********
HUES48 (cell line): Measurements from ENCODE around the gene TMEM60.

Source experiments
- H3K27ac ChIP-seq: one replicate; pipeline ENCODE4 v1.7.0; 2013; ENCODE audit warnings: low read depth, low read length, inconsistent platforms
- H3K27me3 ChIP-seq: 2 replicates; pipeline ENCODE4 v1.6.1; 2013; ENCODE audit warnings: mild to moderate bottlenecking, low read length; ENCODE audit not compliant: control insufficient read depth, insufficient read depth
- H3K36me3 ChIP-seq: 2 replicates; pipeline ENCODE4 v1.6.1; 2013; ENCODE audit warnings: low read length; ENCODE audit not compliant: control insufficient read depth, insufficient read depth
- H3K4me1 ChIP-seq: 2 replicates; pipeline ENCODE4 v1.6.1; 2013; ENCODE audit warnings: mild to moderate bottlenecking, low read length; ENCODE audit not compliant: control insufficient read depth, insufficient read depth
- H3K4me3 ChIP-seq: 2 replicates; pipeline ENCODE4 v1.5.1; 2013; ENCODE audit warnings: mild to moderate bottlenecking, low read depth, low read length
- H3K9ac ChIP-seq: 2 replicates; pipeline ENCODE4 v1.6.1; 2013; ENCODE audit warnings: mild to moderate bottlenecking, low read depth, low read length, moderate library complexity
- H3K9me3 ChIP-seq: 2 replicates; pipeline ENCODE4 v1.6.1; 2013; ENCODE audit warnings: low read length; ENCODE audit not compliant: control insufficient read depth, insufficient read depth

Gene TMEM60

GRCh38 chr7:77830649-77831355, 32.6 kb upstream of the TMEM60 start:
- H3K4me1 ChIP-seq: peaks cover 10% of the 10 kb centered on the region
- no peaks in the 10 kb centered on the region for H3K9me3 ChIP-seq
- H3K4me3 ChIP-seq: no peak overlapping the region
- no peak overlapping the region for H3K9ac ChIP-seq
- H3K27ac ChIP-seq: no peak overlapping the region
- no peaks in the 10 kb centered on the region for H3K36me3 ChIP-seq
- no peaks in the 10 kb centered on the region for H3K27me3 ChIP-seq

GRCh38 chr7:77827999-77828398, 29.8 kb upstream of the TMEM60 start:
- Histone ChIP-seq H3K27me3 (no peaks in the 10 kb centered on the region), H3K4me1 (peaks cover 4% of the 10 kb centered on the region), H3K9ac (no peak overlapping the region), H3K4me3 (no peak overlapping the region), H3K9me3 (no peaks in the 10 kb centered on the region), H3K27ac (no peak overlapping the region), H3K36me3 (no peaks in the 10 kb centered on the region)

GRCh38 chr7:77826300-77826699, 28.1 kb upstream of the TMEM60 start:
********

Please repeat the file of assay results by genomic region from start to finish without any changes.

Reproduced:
HUES48 (cell line): Measurements from ENCODE around the gene TMEM60.

Source experiments
- H3K27ac ChIP-seq: one replicate; pipeline ENCODE4 v1.7.0; 2013; ENCODE audit warnings: low read depth, low read length, inconsistent platforms
- H3K27me3 ChIP-seq: 2 replicates; pipeline ENCODE4 v1.6.1; 2013; ENCODE audit warnings: mild to moderate bottlenecking, low read length; ENCODE audit not compliant: control insufficient read depth, insufficient read depth
- H3K36me3 ChIP-seq: 2 replicates; pipeline ENCODE4 v1.6.1; 2013; ENCODE audit warnings: low read length; ENCODE audit not compliant: control insufficient read depth, insufficient read depth
- H3K4me1 ChIP-seq: 2 replicates; pipeline ENCODE4 v1.6.1; 2013; ENCODE audit warnings: mild to moderate bottlenecking, low read length; ENCODE audit not compliant: control insufficient read depth, insufficient read depth
- H3K4me3 ChIP-seq: 2 replicates; pipeline ENCODE4 v1.5.1; 2013; ENCODE audit warnings: mild to moderate bottlenecking, low read depth, low read length
- H3K9ac ChIP-seq: 2 replicates; pipeline ENCODE4 v1.6.1; 2013; ENCODE audit warnings: mild to moderate bottlenecking, low read depth, low read length, moderate library complexity
- H3K9me3 ChIP-seq: 2 replicates; pipeline ENCODE4 v1.6.1; 2013; ENCODE audit warnings: low read length; ENCODE audit not compliant: control insufficient read depth, insufficient read depth

Gene TMEM60

GRCh38 chr7:77830649-77831355, 32.6 kb upstream of the TMEM60 start:
- H3K4me1 ChIP-seq: peaks cover 10% of the 10 kb centered on the region
- no peaks in the 10 kb centered on the region for H3K9me3 ChIP-seq
- H3K4me3 ChIP-seq: no peak overlapping the region
- no peak overlapping the region for H3K9ac ChIP-seq
- H3K27ac ChIP-seq: no peak overlapping the region
- no peaks in the 10 kb centered on the region for H3K36me3 ChIP-seq
- no peaks in the 10 kb centered on the region for H3K27me3 ChIP-seq

GRCh38 chr7:77827999-77828398, 29.8 kb upstream of the TMEM60 start:
- Histone ChIP-seq H3K27me3 (no peaks in the 10 kb centered on the region), H3K4me1 (peaks cover 4% of the 10 kb centered on the region), H3K9ac (no peak overlapping the region), H3K4me3 (no peak overlapping the region), H3K9me3 (no peaks in the 10 kb centered on the region), H3K27ac (no peak overlapping the region), H3K36me3 (no peaks in the 10 kb centered on the region)

GRCh38 chr7:77826300-77826699, 28.1 kb upstream of the TMEM60 start: